Friday, September 12, 2014

UCLA Anderson Forecast, September 2014

Executive Summary

Growth Ramping to a 3% Economy from a 2% Economy

After declining by 2.1% in first quarter and growing at 4.2% in the second quarter we forecast that real GDP growth will now run at about a 3% over the next few years. Specifically we are forecast growth of 3.2% in the current quarter and 2.9% in the fourth quarter. On annual basis GDP growth will rebound from 2014’s 2.1% to 3.1% and 3.4% in 2015 and 2016, respectively. Payroll job growth should average 230,000/month and by the end of 2016 the unemployment rate will drop to 5.3%.

Instead of Contracting Defense Spending will be on the Rise

In a major change from prior forecasts, we now anticipate that defense spending will increase rather than decline. The rise of ISIL in Syria and Iraq along with the presence of Russian troops in Ukraine will cause a rethinking of the U.S.’s defense posture. We have modeled in an additional $24 billion in defense spending by 2016. For those with a long memory we would note that the Reagan defense build-up started under President Carter in 1979 after the Iranian Revolution and the Soviet invasion of Afghanistan.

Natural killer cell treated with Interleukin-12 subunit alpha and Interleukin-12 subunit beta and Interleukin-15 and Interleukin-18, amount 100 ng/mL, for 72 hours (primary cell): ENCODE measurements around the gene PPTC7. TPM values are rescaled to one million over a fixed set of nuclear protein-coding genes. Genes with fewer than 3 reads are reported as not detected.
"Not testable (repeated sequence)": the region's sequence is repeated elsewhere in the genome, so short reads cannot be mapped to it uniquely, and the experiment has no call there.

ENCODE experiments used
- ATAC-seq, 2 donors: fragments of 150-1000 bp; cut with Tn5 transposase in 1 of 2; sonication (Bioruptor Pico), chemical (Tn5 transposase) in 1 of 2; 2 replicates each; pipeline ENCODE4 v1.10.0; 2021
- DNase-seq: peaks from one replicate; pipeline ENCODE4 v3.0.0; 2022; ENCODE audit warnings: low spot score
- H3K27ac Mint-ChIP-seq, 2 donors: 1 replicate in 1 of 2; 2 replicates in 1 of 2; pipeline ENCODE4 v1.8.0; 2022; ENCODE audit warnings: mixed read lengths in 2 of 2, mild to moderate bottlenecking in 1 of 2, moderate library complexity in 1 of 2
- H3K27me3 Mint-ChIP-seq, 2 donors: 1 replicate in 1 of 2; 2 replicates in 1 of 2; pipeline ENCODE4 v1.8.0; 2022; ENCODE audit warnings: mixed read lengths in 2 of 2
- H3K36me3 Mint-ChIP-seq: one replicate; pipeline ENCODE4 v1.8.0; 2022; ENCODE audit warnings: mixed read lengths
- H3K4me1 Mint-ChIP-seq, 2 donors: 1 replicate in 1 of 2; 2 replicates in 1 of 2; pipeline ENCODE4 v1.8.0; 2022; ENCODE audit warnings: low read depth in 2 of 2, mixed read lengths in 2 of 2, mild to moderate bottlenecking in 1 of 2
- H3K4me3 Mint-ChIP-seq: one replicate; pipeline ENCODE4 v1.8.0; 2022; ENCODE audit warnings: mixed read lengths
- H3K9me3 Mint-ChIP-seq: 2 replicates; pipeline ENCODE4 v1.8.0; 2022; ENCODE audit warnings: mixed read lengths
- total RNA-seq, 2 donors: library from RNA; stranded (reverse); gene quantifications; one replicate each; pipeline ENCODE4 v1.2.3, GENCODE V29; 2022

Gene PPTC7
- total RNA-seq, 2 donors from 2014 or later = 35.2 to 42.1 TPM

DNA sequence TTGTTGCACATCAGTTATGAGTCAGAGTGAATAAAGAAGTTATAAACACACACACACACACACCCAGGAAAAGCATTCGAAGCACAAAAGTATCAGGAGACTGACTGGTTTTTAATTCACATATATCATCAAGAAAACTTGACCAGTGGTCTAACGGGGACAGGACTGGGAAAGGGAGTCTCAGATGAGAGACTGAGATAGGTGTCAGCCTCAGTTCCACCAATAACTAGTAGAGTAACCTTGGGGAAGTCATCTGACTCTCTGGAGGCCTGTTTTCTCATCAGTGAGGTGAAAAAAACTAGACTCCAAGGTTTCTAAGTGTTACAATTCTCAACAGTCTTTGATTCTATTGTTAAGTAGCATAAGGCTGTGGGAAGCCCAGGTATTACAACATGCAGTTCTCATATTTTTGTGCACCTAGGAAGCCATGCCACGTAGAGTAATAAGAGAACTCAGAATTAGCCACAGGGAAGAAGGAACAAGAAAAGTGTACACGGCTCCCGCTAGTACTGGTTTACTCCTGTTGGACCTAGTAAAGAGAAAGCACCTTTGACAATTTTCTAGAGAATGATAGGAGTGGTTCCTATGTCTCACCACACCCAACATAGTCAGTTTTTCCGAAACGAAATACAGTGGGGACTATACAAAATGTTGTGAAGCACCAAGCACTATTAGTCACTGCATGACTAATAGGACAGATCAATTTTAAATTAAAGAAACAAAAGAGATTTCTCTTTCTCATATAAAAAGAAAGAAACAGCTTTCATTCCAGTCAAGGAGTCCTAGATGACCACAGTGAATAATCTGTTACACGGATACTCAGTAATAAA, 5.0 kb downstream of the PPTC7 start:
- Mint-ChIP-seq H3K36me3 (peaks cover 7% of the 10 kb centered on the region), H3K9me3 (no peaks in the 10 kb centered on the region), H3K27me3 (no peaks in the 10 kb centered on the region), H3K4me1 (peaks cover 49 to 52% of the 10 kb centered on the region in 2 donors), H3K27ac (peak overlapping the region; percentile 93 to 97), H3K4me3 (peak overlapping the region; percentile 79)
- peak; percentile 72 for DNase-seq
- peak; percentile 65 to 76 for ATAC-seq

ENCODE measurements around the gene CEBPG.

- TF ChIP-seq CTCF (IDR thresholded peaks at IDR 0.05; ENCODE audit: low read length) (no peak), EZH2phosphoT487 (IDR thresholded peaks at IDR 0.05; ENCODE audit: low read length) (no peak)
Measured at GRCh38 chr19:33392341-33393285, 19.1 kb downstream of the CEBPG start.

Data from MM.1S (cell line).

Inflation on the Rise

As we discussed in prior forecast we believe that inflation as measured by the headline and core consumer price indices at 2% or higher over the next two years. The main drivers of the inflation will come from rising residential rents and increasing healthcare costs. Thus the core CPI will be rising by about a ½% higher than the overall index.

Fed to Raise Rates in March 2015

In response to declining unemployment and rising inflation we forecast that the Fed will increase interest rates at its March 2015 meeting. Thereafter we expect a gradual increase in the Federal Funds rate to about 3% by the end of 2016.

Growth Leaders to be Housing, Nonresidential Construction and Investment in Equipment and Software

Despite the housing recovery being slower than we anticipated we forecast that housing starts will rise from this year’s estimated 1.025 million units to 1.32 million and 1.47 million units in 2015 and 2016 respectively.  Because of continuing investment in energy production and a revival in commercial construction, non-residential construction will start to increase rapidly in mid-2015. In 2016 investment in nonresidential construction is forecast to expand at a robust 8.2%. Continued strength in equipment and software spending will continue to buoy the economy.

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